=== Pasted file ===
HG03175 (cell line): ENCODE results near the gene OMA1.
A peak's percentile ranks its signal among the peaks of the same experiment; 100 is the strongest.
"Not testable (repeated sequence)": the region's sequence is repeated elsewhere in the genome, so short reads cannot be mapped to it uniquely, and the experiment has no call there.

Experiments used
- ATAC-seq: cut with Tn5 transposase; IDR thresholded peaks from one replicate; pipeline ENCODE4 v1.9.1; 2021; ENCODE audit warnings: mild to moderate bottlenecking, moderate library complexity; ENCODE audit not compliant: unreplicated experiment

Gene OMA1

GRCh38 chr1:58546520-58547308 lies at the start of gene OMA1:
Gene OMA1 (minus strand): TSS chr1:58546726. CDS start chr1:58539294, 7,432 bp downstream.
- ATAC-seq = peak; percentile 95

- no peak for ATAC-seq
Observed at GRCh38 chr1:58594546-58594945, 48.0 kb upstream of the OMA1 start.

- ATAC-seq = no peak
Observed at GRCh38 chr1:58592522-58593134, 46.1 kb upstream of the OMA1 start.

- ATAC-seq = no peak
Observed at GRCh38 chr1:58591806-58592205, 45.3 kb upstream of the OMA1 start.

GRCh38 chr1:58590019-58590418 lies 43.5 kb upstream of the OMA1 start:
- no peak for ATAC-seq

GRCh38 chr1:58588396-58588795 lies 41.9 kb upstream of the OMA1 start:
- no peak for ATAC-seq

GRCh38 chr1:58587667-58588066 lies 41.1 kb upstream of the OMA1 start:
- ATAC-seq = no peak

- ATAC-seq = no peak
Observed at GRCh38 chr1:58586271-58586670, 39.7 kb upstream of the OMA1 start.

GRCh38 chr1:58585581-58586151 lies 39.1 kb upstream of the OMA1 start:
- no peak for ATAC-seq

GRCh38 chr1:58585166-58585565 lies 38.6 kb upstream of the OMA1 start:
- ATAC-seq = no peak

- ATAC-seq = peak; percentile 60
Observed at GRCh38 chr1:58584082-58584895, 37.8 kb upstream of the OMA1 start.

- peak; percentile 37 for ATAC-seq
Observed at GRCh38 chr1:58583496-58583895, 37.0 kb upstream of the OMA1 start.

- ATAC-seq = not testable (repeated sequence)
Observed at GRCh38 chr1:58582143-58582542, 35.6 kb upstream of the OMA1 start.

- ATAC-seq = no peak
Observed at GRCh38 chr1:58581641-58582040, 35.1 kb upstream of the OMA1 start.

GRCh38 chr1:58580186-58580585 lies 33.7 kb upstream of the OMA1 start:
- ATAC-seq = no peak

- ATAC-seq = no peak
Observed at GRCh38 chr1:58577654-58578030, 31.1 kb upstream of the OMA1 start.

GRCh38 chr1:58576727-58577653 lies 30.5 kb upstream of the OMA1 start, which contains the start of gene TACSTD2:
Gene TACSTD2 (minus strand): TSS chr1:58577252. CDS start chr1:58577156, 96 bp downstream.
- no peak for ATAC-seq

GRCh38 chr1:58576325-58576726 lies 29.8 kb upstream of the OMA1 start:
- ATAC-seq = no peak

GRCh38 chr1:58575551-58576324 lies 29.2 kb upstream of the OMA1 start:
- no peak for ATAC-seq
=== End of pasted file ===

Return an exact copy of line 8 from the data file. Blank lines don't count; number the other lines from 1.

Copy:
Gene OMA1 (minus strand): TSS chr1:58546726. CDS start chr1:58539294, 7,432 bp downstream.